Companies like AfterMath Inc. and PuroClean Disaster Response are of the numerous businesses established in response to the bloodborne pathogens standards set forth by the Occupational Safety and Health Administration (OSHA), the story stated.
Ron Lillibridge, owner of PuroClean Disaster Response, said: "It''s a traumatizing experience for everybody, and if you have to clean up after it, it''s that much worse. It''s good pay, but not something you look forward to. We make it easier for families to get through a terrible situation."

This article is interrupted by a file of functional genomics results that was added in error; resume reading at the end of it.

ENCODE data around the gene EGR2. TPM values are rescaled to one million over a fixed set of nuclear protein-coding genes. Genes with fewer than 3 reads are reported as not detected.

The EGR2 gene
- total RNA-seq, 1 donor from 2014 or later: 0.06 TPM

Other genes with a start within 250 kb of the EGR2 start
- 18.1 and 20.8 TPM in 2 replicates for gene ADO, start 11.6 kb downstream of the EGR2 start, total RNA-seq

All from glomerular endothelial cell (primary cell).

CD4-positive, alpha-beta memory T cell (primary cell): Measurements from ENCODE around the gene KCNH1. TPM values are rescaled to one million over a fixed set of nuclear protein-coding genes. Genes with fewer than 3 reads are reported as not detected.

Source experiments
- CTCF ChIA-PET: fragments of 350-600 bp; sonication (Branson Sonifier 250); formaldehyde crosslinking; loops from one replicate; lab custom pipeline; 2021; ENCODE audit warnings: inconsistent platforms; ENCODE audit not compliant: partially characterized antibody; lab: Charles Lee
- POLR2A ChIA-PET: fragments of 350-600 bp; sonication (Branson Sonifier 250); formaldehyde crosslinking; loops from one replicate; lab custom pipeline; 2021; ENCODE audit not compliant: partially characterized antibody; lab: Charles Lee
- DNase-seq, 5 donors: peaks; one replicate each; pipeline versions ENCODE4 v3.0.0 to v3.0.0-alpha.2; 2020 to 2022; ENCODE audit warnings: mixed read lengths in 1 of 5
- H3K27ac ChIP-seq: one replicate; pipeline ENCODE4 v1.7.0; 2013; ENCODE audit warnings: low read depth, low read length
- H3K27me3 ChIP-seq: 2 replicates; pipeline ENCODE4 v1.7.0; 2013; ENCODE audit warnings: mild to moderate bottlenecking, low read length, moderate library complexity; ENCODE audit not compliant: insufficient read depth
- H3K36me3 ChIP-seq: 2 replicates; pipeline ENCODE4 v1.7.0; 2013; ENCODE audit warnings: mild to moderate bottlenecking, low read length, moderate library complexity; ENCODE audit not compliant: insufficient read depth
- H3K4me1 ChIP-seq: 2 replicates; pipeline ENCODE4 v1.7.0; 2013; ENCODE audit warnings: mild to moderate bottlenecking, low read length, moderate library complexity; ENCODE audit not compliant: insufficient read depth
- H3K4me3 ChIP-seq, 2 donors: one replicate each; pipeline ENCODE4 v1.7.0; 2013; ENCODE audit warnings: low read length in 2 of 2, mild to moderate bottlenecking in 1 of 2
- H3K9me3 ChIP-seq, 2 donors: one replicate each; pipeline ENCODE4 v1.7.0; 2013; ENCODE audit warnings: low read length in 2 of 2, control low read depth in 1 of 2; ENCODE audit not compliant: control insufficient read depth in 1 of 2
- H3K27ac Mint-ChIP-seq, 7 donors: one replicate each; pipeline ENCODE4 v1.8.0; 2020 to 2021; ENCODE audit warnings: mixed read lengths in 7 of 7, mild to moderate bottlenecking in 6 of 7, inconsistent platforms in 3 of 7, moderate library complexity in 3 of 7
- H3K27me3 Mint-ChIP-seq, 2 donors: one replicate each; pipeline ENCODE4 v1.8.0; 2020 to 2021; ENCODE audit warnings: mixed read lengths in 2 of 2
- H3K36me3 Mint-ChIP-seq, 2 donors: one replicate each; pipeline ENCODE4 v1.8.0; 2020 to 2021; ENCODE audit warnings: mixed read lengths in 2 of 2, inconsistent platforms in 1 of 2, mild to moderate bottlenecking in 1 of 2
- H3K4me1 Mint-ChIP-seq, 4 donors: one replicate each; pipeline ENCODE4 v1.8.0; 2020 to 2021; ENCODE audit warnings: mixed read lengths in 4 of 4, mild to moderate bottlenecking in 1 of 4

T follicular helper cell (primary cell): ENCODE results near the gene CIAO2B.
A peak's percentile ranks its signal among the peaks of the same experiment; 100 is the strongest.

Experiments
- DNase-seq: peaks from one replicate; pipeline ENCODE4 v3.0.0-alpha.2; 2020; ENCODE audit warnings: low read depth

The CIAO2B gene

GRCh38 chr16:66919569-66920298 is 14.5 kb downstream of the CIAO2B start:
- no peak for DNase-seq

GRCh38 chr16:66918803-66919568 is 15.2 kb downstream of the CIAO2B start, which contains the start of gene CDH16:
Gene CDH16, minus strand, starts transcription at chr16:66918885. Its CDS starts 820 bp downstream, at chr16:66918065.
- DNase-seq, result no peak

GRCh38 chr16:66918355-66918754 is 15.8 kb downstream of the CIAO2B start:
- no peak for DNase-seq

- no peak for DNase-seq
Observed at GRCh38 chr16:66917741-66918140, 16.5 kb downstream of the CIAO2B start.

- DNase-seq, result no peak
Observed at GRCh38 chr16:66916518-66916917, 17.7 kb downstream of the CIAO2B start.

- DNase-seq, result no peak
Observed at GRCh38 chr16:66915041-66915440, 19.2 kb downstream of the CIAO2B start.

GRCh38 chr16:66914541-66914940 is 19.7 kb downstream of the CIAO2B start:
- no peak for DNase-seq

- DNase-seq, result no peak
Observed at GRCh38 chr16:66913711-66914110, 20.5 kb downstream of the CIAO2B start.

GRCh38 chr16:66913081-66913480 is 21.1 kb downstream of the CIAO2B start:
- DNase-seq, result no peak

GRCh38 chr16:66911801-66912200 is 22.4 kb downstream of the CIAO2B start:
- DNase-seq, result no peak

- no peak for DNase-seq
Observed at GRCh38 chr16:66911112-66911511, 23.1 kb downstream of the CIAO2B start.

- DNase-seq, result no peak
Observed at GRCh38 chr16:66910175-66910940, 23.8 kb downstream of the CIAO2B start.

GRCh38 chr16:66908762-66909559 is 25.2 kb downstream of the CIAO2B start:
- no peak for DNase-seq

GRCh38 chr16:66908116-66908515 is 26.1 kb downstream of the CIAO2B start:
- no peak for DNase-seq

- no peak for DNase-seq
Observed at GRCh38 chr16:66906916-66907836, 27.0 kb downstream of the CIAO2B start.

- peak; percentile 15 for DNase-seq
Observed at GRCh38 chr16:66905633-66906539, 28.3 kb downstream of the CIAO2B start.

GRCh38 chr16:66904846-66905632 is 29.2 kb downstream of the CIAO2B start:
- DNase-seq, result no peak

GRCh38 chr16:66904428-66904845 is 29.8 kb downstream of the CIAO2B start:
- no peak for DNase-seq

Employees can be paid by the hour or per job, and compensation is upwards of $30,000 a year, the story noted.
According to the story, fees for a cleaning can vary greatly depending on the surface, number of casualties and other factors, and costs can be anywhere from $1,500 to $50,000 or more.
Many crime-scene cleaners view themselves as part cleaner and part counselor, though they try not to become too involved in the situation, the story added.
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